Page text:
It’s been an action packed term so we thought we’d update you on some of the things that are happening. We’ve had Visit Days for new applicants, we’ve been visiting and researching our local museums and we’ve been watching as the changes to the Museum of English Rural Life start to take shape.
This term we have the modules ‘Museum History, Policy and Ethics’ and ‘Curatorship and Collections Management’ running. On Thursday one of our former students and members of staff Jen Allison is coming back to talk to our ‘Curatorship’ students about her role as Curator at REME Museum. They have a big move coming up soon so she’ll have a lot to tell our students about.
Our ‘Museum History, Policy and Ethics’ students were welcomed at Reading Museum last week. They got to see the early records of the museum and to explore how the collection was formed. Staff also talked about what it means to work in a local authority museum in the 21st century. We heard about the new Reading Abbey Quarter HLF bid, the long running loans box scheme, and the recent project ‘Hidden Voices’ which explores Reading’s LGBT history.
Blog wise we’ve been a little quiet this year. However, we have plans for much more regular updates which will explore Reading based projects, talk to people in the sector about their careers, and provide hints and tips for people interested in museums. Last but not least there is a new vlog series in town called ‘How Many Curators?’ It is an informal and light hearted look behind the scenes of our museum, library and archive service. We hope you enjoy it.
The open days were fun. I had two great students Georgia and Helen helping me out in the Ure Museum. We had a handling collection out and an iPad with apps designed by students and local schools
Nearly everybody I invited to handle the objects said ‘I am clumsy I can’t be trusted with objects’. However, those who were brave enough to put on the white gloves were blown away by the age of the objects they were interacting with (2500 years for some of them). We even had a visit from our Twitter-bear Stu who was going around campus being photographed in different locations. Trying to get a tiny cuddly toy bear look like it is handling an object while protecting the object is really tough.
We got a mix of people coming to talk. Some were just generally interested in the study of the past and looking at different programme options. They were amazed by the idea that you could have a museum at the end of your departmental corridor. Others were hunting out courses which offered museum studies teaching and experience. It made me realise how lucky we were to have the Ure Museum. Many university departmental collections have lost their geographical and intellectual connection to their once home discipline. Remembering this fact made me grateful for the foresight of the curators who fought to build this resource and keep it a part of teaching and research in the University.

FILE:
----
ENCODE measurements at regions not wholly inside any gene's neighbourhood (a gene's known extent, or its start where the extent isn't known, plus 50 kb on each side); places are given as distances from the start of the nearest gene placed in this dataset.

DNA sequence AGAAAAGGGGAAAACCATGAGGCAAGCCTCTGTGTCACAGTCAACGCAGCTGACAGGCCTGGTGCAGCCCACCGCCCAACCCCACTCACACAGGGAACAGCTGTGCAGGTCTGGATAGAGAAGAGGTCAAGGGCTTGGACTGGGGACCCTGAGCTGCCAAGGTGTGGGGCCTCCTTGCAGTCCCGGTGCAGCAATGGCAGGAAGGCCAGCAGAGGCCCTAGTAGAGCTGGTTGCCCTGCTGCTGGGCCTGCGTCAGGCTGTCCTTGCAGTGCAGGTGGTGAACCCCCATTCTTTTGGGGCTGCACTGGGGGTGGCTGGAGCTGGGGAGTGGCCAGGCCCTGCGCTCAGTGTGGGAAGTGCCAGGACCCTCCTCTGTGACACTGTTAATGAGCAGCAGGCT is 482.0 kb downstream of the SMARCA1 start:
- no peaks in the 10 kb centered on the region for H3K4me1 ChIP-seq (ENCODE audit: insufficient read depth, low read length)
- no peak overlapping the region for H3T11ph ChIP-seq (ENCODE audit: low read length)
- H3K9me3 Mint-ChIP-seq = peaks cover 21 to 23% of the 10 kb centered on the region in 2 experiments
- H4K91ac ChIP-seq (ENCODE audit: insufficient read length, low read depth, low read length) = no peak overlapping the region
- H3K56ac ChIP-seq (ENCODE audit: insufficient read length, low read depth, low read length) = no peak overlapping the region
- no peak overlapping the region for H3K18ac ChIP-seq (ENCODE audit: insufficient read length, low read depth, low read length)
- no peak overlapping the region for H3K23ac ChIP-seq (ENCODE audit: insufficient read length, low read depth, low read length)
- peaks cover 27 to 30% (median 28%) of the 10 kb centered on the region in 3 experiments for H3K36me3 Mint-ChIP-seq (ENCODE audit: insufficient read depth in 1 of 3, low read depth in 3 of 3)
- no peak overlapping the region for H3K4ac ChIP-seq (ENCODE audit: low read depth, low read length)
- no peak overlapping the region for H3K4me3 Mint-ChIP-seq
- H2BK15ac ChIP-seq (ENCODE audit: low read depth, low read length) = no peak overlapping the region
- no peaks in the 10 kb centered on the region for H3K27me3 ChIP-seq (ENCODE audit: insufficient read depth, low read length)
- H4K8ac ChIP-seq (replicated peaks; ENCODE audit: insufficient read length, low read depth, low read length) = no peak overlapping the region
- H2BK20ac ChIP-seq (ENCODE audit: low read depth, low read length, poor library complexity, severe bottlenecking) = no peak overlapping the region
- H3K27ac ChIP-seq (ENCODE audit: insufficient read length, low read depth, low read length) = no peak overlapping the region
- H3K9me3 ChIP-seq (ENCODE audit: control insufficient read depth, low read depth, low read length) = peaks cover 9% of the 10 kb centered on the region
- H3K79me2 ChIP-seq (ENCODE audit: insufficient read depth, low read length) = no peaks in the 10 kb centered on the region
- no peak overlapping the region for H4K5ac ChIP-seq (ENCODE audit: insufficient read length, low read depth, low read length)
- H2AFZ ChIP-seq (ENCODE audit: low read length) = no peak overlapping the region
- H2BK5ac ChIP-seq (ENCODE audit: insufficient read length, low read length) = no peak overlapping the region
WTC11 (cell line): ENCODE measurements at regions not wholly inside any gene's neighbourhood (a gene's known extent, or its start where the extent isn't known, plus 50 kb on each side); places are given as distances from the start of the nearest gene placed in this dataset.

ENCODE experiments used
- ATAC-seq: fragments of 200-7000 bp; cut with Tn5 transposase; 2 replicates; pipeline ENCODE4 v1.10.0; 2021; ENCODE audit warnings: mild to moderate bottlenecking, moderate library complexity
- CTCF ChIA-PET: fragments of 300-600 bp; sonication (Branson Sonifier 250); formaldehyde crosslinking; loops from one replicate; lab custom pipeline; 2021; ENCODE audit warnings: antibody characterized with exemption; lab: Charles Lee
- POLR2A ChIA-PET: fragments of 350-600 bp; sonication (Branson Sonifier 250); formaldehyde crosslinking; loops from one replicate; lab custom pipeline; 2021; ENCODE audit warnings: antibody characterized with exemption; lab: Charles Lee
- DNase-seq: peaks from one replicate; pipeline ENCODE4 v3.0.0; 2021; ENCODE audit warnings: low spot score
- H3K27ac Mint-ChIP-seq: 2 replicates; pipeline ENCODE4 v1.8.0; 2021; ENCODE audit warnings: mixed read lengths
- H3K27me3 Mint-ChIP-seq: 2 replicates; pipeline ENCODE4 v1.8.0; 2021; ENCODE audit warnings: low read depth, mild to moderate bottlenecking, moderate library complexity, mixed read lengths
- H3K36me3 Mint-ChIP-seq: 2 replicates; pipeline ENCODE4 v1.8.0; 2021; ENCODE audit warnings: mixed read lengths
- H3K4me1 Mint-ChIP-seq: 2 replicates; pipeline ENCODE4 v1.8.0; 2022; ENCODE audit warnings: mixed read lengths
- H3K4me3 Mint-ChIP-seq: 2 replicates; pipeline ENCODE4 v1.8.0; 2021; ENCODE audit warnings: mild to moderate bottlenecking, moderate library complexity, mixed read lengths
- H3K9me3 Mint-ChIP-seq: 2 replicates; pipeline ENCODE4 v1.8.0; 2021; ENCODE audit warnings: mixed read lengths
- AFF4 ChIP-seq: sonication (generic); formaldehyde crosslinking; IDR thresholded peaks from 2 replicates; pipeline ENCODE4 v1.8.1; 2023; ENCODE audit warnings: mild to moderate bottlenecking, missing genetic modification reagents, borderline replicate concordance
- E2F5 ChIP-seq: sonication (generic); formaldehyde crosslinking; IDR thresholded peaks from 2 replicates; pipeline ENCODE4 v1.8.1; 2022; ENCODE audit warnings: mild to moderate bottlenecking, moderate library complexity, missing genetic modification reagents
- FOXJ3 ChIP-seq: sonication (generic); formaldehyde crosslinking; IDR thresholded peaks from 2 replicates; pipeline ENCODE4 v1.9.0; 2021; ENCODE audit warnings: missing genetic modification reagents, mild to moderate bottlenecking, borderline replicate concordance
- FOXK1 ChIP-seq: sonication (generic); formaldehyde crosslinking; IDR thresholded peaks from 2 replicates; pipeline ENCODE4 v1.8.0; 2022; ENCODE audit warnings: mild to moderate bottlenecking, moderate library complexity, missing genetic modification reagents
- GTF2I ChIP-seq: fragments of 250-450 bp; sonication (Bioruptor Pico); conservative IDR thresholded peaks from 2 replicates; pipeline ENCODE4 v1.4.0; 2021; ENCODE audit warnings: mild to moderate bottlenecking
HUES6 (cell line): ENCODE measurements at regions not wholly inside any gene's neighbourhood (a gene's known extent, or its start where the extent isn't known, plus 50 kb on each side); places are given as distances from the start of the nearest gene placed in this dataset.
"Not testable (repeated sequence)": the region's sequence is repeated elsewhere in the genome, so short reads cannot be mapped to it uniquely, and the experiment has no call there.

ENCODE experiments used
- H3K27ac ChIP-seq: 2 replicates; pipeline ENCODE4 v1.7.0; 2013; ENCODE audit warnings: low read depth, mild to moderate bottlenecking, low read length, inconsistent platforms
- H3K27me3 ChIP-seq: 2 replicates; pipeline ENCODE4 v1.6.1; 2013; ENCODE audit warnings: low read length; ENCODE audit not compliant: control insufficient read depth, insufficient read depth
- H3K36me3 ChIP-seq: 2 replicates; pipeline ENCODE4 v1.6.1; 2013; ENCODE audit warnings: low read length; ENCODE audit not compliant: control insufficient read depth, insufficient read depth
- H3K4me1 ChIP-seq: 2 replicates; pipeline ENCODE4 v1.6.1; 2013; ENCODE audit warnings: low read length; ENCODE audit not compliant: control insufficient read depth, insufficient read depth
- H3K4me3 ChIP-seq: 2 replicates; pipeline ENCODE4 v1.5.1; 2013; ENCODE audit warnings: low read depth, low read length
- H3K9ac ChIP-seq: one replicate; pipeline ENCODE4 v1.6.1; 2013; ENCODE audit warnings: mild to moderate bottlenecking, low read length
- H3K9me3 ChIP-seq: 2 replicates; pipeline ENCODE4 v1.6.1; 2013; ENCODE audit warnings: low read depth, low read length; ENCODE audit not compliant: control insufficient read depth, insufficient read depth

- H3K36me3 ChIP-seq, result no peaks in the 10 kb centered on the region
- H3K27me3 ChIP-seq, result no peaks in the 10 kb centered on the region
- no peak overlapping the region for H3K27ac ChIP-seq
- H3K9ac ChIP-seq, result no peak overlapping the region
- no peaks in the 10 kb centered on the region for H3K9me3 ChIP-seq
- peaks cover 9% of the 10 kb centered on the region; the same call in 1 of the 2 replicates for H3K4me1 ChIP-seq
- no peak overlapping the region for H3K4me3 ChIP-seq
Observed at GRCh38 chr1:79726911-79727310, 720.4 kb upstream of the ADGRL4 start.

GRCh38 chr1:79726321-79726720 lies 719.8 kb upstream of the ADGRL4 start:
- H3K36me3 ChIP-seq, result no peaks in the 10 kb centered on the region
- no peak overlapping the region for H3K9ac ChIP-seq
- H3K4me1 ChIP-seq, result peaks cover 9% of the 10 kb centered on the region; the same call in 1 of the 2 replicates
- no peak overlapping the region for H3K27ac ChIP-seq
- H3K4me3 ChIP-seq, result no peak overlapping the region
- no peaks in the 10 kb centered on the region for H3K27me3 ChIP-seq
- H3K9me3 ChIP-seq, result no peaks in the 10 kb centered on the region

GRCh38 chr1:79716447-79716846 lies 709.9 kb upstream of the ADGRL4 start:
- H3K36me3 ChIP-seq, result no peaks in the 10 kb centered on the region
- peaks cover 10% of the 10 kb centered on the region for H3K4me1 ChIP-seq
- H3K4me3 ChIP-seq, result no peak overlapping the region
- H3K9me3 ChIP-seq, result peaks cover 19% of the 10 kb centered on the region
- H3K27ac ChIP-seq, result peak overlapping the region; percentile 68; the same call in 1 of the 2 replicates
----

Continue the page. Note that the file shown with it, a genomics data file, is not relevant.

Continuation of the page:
I’ve been away for 2 weeks visiting the Yorkshire Dales, Scotland and Wales. This is almost unprecedented but I didn’t visit a single museum. However, I did visit lots of heritage sites such as the beautiful Bolton Abbey with its ‘picturesque if you’re looking at them/ terrifying if your actually on them’ stepping stones. I also visited White Scar Cave, Ingleton Waterfalls and took a boat out on Lake Windermere.
The natural beauty theme continued in Scotland with Loch Lomond and then again in Wales with Puzzlewood. All it takes is a bit of sunshine to remind you how beautiful the British countryside is and how hard it must be for open air attractions when the weather is not on their side. With that in mind I drove back to Reading along a motorway which looked like a river.
This week has been all systems go getting ready for our University of Reading Open Days. I am going to be situated in the Ure Museum of Greek Archaeology with a handling collection to give people a real taster of what we offer here. I was in the library and ran into somebody from AACT/ iMuse demonstrating some new Ure Museum apps which were developed in collaboration with University of Reading students and local schools. I got a bit addicted to ‘Splat Medusa’ and I’m borrowing the iPad for a demo at the Open Day. I also updated the cases in the Archaeology Department for the Open Days which was made easier by getting the Lyminge Excavation Project gang to take over a case.
Archaeology Department case Lyminge excavation objects
In other news I saw Pompeii Live at the local cinema. I enjoyed it but it set me thinking about the challenges of making an exhibition into ‘a live cinema experience’ and I’m going to post once I’ve done a bit more research. Oh and amongst all of this I was reminded that I had website training and had agreed to be interviewed for our museum blog Our Country Lives. I’d love to go and put my feet up before the Open Days kick off tomorrow but I found out about an intriguing theatre performance around the theme of objects, memories and child refugees ‘Surviving Objects’ so I ‘m off to that tonight. I will try to post something on that and the Open Days next week.